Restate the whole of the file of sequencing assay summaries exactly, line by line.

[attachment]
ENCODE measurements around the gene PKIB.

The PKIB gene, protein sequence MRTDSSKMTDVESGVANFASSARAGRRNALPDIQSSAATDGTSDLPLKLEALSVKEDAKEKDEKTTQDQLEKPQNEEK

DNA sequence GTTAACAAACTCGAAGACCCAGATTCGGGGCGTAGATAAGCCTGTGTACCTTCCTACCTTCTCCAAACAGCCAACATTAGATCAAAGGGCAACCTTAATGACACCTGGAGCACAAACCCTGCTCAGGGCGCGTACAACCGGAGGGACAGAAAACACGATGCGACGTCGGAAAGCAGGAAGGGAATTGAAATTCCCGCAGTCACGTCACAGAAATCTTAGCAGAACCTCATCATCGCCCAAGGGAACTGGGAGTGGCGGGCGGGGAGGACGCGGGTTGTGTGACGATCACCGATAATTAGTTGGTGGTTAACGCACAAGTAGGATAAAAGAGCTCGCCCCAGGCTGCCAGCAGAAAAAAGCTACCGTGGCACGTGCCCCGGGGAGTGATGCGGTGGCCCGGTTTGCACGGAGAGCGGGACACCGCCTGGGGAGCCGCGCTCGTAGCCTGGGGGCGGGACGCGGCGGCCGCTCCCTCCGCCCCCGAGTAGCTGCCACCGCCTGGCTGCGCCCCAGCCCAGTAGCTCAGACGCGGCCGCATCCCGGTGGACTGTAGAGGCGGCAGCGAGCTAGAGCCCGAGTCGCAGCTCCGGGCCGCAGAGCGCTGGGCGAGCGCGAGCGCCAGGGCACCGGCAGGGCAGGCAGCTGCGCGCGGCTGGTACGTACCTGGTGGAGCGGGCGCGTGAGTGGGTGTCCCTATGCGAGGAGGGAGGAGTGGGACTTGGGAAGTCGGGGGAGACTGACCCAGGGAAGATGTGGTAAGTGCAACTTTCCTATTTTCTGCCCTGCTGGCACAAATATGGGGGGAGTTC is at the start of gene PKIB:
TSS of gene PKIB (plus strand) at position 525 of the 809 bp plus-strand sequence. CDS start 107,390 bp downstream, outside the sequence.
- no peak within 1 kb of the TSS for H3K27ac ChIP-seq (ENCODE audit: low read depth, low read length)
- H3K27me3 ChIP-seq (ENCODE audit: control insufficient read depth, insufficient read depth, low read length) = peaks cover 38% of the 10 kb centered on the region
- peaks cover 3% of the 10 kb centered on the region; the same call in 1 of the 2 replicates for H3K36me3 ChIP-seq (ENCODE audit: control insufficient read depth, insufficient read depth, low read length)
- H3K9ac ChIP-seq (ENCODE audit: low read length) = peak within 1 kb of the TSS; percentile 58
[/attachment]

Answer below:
ENCODE measurements around the gene PKIB.

The PKIB gene, protein sequence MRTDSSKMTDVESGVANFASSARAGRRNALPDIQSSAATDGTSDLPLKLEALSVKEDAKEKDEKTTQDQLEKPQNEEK

DNA sequence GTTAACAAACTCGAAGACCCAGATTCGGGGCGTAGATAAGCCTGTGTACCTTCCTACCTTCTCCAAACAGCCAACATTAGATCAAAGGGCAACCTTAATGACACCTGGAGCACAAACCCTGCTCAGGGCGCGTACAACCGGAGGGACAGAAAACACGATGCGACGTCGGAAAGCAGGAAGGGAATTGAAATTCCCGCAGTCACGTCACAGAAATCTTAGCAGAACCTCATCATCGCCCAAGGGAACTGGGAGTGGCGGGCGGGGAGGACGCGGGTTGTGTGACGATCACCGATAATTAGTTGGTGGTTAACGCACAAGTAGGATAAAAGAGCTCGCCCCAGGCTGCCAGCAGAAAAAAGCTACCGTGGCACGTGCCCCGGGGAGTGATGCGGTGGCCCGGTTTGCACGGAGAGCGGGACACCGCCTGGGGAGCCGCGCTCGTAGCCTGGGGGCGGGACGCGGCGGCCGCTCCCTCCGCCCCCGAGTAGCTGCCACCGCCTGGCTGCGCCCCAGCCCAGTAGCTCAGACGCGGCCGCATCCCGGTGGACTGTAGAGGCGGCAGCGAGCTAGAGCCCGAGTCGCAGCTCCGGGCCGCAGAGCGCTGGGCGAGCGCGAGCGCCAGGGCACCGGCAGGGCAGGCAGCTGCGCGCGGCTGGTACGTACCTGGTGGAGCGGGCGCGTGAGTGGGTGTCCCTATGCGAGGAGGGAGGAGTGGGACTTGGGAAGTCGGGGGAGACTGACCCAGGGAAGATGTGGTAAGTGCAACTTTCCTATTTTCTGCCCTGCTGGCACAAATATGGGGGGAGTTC is at the start of gene PKIB:
TSS of gene PKIB (plus strand) at position 525 of the 809 bp plus-strand sequence. CDS start 107,390 bp downstream, outside the sequence.
- no peak within 1 kb of the TSS for H3K27ac ChIP-seq (ENCODE audit: low read depth, low read length)
- H3K27me3 ChIP-seq (ENCODE audit: control insufficient read depth, insufficient read depth, low read length) = peaks cover 38% of the 10 kb centered on the region
- peaks cover 3% of the 10 kb centered on the region; the same call in 1 of the 2 replicates for H3K36me3 ChIP-seq (ENCODE audit: control insufficient read depth, insufficient read depth, low read length)
- H3K9ac ChIP-seq (ENCODE audit: low read length) = peak within 1 kb of the TSS; percentile 58